Editors' ChoiceColon Cancer

Stopping Cancer in Its Tracks

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Science Translational Medicine  12 May 2010:
Vol. 2, Issue 31, pp. 31ec77
DOI: 10.1126/scitranslmed.3001255

"An ounce of prevention is worth a pound of cure." This old adage can apply to cancer in which agents that prevent cancer development, called chemoprevention, could avoid complications associated with the treatment of late-stage malignancies. It has been hard, however, to find effective chemoprevention agents with limited toxicity, and few are used in patients. Now, Zhang et al. raise hopes for chemoprevention and describe a unique approach for the prevention of colon cancer by targeting premalignant cells in colonic polyps for apoptotic cell death.

The investigators took advantage of the fact that cells in colonic polyps often harbor a loss-of-function mutation of the APC gene, an early step in forming colon. APC deficiency sensitizes these cells to apoptosis via the tumor necrosis factor–related ligand TRAIL. Short-term, intermittent cycles of treatment with TRAIL and all-trans-retinyl acetate (RAc), another agent that sensitizes cells to TRAIL, led to increased apoptotic cell death within intestinal polyps and improved survival in mice. The researchers also demonstrated that TRAIL and RAc treatment induced cell death within human colonic polyps without affecting normal tissues. Furthermore, in mouse stem cells no toxicities were observed after the long-term administration of TRAIL and RAc together.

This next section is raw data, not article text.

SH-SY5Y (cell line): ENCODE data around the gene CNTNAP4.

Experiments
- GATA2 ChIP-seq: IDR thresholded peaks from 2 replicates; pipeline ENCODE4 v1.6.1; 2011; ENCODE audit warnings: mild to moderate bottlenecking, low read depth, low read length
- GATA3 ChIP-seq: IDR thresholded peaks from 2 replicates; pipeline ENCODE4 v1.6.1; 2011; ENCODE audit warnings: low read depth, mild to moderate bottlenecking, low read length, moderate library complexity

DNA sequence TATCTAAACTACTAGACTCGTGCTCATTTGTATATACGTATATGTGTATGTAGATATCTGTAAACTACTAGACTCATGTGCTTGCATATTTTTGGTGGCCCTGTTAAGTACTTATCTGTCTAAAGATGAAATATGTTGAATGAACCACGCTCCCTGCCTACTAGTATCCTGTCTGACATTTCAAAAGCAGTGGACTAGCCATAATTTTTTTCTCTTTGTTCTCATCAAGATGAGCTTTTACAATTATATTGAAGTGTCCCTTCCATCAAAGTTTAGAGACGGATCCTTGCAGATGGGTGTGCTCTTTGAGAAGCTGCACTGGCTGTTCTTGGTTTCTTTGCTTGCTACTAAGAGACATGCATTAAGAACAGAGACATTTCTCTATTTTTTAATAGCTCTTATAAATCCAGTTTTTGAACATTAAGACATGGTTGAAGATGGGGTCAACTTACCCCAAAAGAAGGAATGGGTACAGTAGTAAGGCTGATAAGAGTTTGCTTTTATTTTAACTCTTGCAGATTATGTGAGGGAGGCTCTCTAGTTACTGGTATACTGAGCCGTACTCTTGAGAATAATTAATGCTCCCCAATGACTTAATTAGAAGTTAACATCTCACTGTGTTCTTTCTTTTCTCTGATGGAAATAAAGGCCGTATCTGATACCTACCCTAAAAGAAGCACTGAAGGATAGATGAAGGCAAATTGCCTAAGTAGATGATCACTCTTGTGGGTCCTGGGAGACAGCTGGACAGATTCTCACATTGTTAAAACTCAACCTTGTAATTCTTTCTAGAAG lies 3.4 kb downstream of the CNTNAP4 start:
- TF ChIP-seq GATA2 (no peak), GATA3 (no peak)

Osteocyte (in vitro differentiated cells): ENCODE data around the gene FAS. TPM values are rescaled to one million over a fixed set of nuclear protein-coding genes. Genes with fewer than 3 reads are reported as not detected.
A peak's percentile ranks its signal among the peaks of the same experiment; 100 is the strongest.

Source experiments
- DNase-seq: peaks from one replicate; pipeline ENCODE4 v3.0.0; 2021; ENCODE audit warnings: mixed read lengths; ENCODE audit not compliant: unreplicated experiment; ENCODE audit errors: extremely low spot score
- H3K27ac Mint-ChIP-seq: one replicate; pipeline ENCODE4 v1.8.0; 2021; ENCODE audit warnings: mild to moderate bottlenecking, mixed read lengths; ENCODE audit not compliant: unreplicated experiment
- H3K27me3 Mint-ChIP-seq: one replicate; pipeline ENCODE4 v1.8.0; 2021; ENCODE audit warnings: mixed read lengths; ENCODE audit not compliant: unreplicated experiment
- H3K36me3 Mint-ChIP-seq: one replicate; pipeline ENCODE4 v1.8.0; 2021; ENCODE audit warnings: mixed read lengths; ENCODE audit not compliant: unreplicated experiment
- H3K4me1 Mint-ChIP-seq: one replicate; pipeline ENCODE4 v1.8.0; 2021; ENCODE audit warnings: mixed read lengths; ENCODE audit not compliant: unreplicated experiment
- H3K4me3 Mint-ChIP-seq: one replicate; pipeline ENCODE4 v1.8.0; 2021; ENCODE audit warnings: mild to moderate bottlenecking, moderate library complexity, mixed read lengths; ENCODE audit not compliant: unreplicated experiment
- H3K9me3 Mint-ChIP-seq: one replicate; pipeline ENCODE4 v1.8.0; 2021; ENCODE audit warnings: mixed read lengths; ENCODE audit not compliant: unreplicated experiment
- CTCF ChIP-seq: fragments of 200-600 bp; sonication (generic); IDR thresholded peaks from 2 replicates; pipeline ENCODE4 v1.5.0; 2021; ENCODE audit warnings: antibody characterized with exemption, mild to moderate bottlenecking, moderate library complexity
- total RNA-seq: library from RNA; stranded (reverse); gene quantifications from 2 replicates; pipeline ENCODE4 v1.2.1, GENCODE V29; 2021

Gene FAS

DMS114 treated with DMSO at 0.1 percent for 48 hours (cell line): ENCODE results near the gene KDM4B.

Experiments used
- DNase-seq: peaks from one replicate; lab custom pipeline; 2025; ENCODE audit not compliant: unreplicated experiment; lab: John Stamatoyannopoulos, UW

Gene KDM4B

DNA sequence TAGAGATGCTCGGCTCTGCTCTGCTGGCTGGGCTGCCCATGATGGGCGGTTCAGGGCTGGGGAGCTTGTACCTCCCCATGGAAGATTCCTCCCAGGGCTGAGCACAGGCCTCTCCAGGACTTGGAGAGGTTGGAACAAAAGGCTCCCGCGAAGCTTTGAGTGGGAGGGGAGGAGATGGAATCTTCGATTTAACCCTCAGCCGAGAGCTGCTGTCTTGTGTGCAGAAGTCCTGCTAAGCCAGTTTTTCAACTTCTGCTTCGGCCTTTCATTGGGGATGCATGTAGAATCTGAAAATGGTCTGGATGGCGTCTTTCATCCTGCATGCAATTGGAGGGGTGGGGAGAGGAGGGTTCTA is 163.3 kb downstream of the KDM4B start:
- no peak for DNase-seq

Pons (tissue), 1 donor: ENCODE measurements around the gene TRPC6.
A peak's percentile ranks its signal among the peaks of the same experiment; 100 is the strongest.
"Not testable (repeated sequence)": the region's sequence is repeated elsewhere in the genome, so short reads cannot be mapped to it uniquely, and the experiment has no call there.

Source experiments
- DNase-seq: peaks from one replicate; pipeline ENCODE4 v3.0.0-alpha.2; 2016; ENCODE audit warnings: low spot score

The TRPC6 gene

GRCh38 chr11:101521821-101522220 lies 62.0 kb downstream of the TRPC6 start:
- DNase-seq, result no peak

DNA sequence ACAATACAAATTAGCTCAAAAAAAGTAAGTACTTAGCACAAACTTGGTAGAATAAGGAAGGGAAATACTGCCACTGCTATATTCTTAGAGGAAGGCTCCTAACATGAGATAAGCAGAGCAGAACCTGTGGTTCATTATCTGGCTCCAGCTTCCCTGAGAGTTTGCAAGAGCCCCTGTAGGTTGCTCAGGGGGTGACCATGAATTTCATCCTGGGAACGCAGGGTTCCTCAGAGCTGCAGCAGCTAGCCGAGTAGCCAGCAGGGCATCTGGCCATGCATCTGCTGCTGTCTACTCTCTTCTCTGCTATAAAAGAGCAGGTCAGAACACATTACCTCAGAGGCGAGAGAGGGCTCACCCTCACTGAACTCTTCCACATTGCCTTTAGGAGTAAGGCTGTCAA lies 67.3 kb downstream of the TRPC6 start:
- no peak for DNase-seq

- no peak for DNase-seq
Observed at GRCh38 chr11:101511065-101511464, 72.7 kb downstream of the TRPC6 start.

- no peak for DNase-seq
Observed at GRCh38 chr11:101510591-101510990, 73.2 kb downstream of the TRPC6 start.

Because currently available treatments for late-stage malignancies are often associated with toxic side effects and still produce disappointing results, finding ways to prevent cancer from developing in the first place would be a much better approach. Although the efficacy and safety of TRAIL and RAc combination therapy has yet to be evaluated in human trials, Zhang et al. have introduced a promising strategy for the prevention of colon cancer by targeting premalignant cells in colonic polyps for apoptotic cell death.

L. Zhang et al., Chemoprevention of colorectal cancer by targeting APC-deficient cells for apoptosis. Nature 464, 1058–1061 (2010). [Abstract]

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